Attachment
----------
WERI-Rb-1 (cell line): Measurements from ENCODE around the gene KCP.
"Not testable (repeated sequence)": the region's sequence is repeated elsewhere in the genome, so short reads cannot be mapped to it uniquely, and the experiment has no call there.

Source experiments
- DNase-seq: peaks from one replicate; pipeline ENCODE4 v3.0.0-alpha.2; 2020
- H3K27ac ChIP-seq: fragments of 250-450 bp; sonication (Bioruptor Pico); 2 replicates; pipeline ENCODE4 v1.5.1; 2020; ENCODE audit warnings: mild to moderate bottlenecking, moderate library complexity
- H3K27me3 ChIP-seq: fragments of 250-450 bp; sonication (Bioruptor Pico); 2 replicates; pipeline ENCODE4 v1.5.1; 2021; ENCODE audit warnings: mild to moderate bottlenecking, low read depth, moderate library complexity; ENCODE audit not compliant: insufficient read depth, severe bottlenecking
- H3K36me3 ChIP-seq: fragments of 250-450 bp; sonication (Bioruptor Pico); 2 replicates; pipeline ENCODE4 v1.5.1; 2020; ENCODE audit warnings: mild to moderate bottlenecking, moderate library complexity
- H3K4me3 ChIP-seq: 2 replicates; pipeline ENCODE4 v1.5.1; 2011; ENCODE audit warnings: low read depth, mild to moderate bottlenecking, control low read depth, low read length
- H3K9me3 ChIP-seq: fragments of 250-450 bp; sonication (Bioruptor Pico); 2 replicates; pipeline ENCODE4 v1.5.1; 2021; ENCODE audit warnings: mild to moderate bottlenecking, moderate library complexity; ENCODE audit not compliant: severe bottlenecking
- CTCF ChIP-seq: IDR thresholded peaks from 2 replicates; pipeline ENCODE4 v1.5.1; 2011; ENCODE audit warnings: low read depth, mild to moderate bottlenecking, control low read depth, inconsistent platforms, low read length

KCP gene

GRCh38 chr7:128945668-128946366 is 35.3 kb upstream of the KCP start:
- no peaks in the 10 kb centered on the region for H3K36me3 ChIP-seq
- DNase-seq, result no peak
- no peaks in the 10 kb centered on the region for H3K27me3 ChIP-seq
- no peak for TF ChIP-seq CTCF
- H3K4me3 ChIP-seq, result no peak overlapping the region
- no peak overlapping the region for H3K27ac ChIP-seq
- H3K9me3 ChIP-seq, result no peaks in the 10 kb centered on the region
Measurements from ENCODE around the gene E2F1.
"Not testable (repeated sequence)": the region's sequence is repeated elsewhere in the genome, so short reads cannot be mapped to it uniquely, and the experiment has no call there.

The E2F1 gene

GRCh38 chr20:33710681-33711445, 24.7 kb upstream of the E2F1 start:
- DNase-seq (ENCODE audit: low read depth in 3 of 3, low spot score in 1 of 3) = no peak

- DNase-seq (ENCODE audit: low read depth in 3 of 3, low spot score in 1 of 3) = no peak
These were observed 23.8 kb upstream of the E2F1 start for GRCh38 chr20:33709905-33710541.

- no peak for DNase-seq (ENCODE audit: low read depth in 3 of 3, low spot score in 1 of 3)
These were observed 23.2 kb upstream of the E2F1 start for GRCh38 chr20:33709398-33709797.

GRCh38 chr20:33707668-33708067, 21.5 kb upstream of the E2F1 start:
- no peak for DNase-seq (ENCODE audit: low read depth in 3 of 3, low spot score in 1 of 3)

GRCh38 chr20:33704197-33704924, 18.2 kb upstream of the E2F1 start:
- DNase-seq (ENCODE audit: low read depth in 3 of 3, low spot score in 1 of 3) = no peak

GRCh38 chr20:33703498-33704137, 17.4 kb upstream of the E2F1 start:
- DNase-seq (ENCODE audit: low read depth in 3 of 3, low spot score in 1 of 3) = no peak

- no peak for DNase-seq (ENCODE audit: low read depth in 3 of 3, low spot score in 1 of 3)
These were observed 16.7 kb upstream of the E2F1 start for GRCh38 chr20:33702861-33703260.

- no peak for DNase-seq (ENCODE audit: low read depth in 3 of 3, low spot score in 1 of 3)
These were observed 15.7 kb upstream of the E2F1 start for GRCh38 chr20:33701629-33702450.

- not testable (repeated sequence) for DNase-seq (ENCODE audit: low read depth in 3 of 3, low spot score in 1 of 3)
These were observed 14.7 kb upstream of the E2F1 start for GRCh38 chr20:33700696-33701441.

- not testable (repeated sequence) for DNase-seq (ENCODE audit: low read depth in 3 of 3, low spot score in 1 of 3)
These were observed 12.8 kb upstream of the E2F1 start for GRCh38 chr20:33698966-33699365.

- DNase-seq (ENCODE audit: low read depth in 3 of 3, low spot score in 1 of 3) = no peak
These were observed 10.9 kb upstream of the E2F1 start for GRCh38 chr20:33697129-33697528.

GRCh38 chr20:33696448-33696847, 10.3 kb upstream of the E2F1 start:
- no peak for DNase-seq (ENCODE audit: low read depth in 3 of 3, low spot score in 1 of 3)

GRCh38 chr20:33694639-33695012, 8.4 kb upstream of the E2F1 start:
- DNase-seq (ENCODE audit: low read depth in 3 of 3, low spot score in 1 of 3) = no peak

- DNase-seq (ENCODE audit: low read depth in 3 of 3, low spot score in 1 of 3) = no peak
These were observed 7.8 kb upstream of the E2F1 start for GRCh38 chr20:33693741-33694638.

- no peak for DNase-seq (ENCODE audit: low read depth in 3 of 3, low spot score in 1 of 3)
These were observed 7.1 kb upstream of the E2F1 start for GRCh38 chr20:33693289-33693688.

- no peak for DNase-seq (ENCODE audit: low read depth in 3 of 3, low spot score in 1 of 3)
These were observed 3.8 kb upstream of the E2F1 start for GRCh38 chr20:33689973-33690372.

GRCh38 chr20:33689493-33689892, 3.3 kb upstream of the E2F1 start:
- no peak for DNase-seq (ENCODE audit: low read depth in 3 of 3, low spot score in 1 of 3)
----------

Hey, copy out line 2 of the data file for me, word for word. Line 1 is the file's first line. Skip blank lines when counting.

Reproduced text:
"Not testable (repeated sequence)": the region's sequence is repeated elsewhere in the genome, so short reads cannot be mapped to it uniquely, and the experiment has no call there.